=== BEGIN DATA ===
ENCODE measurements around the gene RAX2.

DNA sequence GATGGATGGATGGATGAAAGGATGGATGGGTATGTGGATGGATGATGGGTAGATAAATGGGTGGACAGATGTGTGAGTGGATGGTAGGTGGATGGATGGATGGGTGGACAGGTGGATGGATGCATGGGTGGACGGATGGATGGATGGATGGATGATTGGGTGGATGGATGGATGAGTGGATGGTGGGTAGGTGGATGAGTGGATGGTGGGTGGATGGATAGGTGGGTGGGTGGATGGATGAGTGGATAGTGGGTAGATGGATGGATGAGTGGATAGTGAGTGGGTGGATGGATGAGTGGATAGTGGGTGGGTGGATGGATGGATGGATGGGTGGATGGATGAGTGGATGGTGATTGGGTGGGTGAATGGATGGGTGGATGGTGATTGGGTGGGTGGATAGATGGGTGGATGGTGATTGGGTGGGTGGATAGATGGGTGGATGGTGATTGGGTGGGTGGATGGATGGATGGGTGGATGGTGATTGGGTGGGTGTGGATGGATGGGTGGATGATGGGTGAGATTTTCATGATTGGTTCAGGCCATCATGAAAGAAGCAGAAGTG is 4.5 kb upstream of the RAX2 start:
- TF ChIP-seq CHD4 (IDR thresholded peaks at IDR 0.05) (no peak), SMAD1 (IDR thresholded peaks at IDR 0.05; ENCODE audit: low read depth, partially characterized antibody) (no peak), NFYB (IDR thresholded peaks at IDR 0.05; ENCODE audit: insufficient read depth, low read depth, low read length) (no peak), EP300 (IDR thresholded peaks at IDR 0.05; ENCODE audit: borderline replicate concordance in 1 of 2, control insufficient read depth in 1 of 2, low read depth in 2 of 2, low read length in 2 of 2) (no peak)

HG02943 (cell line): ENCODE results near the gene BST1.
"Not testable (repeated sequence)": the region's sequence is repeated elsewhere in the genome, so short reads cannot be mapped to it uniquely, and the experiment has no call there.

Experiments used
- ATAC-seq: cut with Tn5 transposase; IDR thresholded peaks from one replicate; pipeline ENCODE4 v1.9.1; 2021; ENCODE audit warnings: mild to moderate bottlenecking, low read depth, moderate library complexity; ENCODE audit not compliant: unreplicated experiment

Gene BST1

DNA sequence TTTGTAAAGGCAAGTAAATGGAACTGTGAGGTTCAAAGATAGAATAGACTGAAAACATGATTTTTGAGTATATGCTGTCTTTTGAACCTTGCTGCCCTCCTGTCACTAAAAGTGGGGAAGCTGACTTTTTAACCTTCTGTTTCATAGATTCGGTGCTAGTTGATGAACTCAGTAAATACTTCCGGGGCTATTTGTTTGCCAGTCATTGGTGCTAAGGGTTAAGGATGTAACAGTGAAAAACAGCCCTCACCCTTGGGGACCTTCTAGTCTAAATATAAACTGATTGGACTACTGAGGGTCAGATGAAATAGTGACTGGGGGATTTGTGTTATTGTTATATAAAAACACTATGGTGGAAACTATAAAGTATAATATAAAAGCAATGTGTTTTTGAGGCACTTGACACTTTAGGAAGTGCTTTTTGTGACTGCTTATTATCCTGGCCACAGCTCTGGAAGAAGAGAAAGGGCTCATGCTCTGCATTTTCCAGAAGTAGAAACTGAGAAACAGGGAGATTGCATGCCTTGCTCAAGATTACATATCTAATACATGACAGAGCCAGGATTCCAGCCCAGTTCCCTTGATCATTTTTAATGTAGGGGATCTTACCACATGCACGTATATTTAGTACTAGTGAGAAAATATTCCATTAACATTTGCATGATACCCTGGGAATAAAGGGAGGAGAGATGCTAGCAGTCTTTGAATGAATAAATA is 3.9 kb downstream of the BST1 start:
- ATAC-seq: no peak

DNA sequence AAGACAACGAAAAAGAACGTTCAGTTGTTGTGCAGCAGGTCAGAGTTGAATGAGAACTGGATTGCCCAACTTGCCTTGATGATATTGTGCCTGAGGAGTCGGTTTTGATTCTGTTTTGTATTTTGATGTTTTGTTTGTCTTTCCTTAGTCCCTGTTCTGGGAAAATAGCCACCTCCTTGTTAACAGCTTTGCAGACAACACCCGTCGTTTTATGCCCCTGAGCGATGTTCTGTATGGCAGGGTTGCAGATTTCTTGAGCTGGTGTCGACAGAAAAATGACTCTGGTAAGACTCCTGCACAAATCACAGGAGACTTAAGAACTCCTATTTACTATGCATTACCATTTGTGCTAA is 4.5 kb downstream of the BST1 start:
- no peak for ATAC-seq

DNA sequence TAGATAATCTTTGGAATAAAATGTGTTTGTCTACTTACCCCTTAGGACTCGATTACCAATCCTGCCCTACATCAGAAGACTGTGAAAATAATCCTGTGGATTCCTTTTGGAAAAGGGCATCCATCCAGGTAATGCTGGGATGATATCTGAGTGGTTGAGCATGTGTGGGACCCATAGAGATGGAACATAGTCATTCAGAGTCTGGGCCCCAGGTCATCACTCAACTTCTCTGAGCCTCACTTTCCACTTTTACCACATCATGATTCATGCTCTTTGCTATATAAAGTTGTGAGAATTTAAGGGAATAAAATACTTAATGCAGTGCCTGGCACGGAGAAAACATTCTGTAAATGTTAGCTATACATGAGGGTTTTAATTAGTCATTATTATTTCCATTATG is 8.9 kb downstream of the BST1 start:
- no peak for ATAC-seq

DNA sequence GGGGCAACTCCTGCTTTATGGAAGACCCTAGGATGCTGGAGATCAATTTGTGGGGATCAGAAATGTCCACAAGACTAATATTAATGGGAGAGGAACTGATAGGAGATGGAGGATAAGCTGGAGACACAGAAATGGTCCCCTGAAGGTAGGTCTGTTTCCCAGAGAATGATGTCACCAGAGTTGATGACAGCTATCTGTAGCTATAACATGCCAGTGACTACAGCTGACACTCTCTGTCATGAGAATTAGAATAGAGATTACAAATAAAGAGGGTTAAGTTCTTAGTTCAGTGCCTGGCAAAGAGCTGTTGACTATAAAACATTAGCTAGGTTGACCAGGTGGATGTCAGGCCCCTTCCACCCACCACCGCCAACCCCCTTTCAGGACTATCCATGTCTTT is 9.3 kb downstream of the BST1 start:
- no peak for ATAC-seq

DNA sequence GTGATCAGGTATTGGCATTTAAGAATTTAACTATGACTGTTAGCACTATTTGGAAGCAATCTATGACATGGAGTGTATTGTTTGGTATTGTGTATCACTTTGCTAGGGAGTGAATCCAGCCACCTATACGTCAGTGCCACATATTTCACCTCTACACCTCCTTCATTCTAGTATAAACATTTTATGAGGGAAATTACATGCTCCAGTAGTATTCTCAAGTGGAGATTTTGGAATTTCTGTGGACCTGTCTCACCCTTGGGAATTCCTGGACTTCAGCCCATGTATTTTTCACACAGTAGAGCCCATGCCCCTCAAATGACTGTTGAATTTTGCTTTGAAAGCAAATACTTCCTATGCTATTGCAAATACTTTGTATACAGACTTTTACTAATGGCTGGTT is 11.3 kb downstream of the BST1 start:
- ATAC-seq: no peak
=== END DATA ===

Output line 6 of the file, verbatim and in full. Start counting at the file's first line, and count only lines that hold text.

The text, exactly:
Experiments used